It might be tempting to use machine translation such as Google Translate to increase the speed of translation, but it better to resist that temptation. Tech giants such as Google have made exciting advances in auto-translation, but the tool they’ve created still can’t compete with humans—the accuracy of the translated text varies significantly. In many cases, machine translation will be inaccurate, unnatural, and error-prone. A poorly translated product can easily lead to frustration.
For this reason, it’s a good idea to get a human translator, preferably an in-country native speaker, since native speakers have a better knowledge of the subtle nuances of language.
5. Adapt visual elements
The language you use in your product should be adapted to account for cultural nuances and differences. Words are only one part of the translation equation; visual elements like colors and icons should also be adapted.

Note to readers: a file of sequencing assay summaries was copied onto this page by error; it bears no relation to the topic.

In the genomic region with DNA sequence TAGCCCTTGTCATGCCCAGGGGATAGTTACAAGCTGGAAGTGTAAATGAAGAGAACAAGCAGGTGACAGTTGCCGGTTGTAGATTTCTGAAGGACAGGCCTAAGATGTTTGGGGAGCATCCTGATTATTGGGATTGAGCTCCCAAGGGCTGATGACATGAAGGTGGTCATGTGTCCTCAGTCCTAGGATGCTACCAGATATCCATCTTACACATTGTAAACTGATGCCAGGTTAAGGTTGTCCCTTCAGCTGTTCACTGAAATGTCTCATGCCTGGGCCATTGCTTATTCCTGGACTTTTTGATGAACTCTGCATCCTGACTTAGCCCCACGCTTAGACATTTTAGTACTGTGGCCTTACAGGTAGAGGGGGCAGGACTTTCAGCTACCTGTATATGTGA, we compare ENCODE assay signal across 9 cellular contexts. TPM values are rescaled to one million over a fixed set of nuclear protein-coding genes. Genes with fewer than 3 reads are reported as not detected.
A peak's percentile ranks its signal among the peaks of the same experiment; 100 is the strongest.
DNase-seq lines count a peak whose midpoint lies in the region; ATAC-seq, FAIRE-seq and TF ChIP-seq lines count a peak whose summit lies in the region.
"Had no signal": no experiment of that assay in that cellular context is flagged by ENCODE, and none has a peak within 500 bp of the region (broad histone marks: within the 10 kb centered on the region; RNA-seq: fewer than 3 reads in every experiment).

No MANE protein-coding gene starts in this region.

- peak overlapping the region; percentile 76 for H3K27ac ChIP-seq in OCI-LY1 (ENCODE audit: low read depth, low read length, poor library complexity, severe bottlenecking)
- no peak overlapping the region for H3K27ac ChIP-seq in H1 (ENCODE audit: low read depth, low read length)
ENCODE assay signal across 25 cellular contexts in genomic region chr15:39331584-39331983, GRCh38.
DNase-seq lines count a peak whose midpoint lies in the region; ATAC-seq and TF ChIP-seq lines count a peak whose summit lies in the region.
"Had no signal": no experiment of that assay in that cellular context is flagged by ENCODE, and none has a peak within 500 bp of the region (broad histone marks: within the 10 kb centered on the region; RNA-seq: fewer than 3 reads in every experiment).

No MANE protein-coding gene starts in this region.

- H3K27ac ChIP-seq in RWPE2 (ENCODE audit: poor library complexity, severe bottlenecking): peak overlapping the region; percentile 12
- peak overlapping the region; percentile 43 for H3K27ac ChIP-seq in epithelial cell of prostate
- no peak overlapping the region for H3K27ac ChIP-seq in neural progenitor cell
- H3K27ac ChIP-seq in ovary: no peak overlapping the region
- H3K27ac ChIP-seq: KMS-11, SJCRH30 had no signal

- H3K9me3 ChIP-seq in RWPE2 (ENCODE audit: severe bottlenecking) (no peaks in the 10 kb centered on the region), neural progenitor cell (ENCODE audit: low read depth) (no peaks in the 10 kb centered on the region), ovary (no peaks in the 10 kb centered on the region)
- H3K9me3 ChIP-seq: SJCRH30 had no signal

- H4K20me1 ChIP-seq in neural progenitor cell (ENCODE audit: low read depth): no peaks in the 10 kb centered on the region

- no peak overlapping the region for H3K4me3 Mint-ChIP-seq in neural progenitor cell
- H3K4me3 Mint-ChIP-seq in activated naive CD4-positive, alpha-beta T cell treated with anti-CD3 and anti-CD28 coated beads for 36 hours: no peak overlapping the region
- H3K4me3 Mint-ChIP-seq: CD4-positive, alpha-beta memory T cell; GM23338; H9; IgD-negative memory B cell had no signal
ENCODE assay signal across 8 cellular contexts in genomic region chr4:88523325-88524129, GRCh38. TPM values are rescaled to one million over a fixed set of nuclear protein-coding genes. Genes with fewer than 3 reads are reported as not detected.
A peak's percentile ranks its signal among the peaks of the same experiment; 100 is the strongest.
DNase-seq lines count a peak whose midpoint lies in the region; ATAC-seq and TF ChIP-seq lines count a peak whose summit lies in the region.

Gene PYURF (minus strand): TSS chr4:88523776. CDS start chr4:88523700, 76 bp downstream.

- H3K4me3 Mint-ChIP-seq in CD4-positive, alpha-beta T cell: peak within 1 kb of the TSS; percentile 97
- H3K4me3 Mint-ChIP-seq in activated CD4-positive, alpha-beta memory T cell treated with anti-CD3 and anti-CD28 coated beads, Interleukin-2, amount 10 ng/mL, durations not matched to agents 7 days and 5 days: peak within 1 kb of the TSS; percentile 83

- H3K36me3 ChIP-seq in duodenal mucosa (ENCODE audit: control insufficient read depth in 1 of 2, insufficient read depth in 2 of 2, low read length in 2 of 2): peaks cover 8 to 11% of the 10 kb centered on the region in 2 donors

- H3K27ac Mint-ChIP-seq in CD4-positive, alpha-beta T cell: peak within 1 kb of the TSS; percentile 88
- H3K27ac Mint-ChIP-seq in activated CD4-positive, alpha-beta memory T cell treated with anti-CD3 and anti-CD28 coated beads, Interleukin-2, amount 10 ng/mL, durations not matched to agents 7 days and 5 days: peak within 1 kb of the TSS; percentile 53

The meaning of icons and colors can vary depending on the culture. It’s important to follow a few simple rules to be sure your UI works for your users:
Try to use icons with universal meaning. Many icons are now universally recognizable, such as those for home, play. or printer, which do not require text labels to convey their meanings. Test your icons to make sure they have the same meaning in all of your supported languages.
- Research color meaning. Colors have different meanings in different cultures. For example, red means different things for users in China and users in the Western world. While Westerners often associate red with danger, users in China associate red with good luck.
6. Strive for consistency